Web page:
- This book is a good reference guide to Planning, Scheduling, Monitoring and Control, with most of the topics covered at introductory to intermediate level in relatively informal jargon-free language with plenty of helpful diagrams.
- The guide is aimed at students and practitioners, so I’m a bit puzzled why it begins with a chunky explanation of how projects are defined and the documents used. At 20 pages this section is too hefty for the completely uninitiated, but has nowhere near enough detail to be useful an already-practicing project manager (who would be better off referring to one of the BoKs or methodologies). I guess however that novice Project Planners may find it useful for context and orientation, and it signposts topics for further reading.
Continue reading “Scheduling, Monitoring & Control (Book Review)”
This book recommends that project practitioners should consciously view projects through multiple “lenses” or “filters” to gain different perspectives. This approach directs attention to project aspects that might not otherwise be considered, which will affect the action taken, and hence the results obtained.
Considerable repetition of the principles and case study content (mainly to make it easier to use for reference), and overlap between the images caused me to have several déjà vu moments in reading it straight through, but the approach should be useful to PMs (on projects and programmes) and PMOs (to challenge PMs on their view of projects, and to think about portfolios) at all career stages. Continue reading “Images of Projects (Book Review)”
by Melanie Franklin, IT Governance Publishing, Ely, 152 pages, £24.95 RRP (review copy provided free of charge by the author)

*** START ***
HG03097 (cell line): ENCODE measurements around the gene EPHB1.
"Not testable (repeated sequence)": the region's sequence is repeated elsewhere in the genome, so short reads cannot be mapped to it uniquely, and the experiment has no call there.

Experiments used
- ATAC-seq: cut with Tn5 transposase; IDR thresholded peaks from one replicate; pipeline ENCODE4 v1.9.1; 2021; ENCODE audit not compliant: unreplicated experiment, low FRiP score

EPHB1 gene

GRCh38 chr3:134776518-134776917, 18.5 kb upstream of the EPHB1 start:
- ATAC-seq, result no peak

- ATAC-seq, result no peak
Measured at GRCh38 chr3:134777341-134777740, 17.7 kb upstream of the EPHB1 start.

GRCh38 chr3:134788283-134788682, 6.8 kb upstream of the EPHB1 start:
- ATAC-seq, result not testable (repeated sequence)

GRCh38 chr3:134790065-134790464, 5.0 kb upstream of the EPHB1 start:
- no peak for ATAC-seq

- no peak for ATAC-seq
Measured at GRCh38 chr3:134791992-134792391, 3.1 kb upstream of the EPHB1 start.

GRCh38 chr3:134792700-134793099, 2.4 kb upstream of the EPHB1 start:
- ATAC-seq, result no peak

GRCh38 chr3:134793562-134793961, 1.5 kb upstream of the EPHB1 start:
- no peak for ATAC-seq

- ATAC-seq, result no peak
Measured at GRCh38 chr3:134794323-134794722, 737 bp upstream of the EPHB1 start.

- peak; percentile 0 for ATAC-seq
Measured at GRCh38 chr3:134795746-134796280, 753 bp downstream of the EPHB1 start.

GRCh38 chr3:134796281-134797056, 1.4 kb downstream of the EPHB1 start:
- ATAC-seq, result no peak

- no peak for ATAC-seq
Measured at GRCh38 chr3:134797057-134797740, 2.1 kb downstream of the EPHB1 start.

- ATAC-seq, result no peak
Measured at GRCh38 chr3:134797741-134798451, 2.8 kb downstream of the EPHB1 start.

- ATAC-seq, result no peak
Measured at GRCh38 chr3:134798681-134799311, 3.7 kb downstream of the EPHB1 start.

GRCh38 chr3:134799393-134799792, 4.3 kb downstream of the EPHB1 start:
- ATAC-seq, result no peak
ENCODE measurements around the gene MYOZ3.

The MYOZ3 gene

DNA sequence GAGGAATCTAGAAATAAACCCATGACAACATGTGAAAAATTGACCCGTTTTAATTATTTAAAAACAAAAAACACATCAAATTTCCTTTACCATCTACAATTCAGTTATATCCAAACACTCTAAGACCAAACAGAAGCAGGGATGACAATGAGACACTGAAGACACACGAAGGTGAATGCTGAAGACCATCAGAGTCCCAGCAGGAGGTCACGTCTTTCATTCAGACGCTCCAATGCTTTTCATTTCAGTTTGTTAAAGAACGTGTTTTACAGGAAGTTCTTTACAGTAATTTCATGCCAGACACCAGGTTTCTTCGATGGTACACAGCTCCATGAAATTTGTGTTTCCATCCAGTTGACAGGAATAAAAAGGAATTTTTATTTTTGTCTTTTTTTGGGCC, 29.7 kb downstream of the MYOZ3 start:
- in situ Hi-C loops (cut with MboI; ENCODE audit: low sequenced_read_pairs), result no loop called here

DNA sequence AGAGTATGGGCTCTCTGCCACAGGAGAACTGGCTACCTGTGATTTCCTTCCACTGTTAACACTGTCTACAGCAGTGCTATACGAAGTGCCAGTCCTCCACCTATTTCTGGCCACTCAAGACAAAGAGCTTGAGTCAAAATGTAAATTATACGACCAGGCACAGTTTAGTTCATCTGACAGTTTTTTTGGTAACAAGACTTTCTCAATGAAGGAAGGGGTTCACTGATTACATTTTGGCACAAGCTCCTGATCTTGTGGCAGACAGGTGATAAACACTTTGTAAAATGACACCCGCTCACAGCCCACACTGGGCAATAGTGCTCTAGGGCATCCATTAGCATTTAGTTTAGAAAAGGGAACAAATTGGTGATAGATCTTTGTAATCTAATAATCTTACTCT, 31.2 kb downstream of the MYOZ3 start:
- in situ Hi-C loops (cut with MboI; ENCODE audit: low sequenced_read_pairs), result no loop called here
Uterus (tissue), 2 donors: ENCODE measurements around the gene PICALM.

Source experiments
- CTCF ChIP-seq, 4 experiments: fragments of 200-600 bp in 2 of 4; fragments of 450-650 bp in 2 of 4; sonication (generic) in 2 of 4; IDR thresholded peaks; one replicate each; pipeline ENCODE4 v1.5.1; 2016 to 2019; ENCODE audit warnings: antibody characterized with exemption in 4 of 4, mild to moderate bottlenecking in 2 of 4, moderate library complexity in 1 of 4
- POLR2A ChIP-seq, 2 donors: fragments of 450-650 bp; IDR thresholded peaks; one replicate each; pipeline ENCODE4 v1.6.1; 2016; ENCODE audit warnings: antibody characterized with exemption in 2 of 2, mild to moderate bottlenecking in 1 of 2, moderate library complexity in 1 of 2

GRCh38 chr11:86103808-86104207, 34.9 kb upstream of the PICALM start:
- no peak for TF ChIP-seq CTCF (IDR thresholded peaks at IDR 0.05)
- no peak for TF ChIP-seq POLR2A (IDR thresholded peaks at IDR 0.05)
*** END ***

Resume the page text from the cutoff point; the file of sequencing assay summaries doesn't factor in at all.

Pragmatic PMO Rating: ****
This book is intended as a practical guide to understanding and managing change that will benefit your business. It covers the differences between change management and project management, and how to integrate the two.
Continue reading “Managing Business Transformation – a Practical Guide (Book Review)”
The stated aim of this book is to show the reader how to create and maintain a business-driven PMO, because PMOs that are driven by the needs of the business succeed, whereas PMOs that are driven by other motivations fail.
Continue reading “Business-driven PMO setup – Practical insights, techniques and case examples for ensuring success (Book Review)”
by Dux Raymond Sy, O’Reilly Media Inc, 232 pages, £25 RRP
Pragmatic PMO Rating: ****
This book is intended as a “how to” guide for setting up a Project Management Information System, aimed at the practising Project Manager (PM) or Project Management Office (PMO) Manager. In this it is completely successful. The book (safely in my view) assumes a reasonable level of familiarity with both standard office use of computers, and a reasonable level of familiarity with PM principles and techniques, taking this to build a PMIS, so often referred to in PM textbooks as an essential resource but rarely explained or explored in any depth.
Continue reading “SharePoint for Project Management – How to Create a Project Management Information System (PMIS) with SharePoint (Book Review)”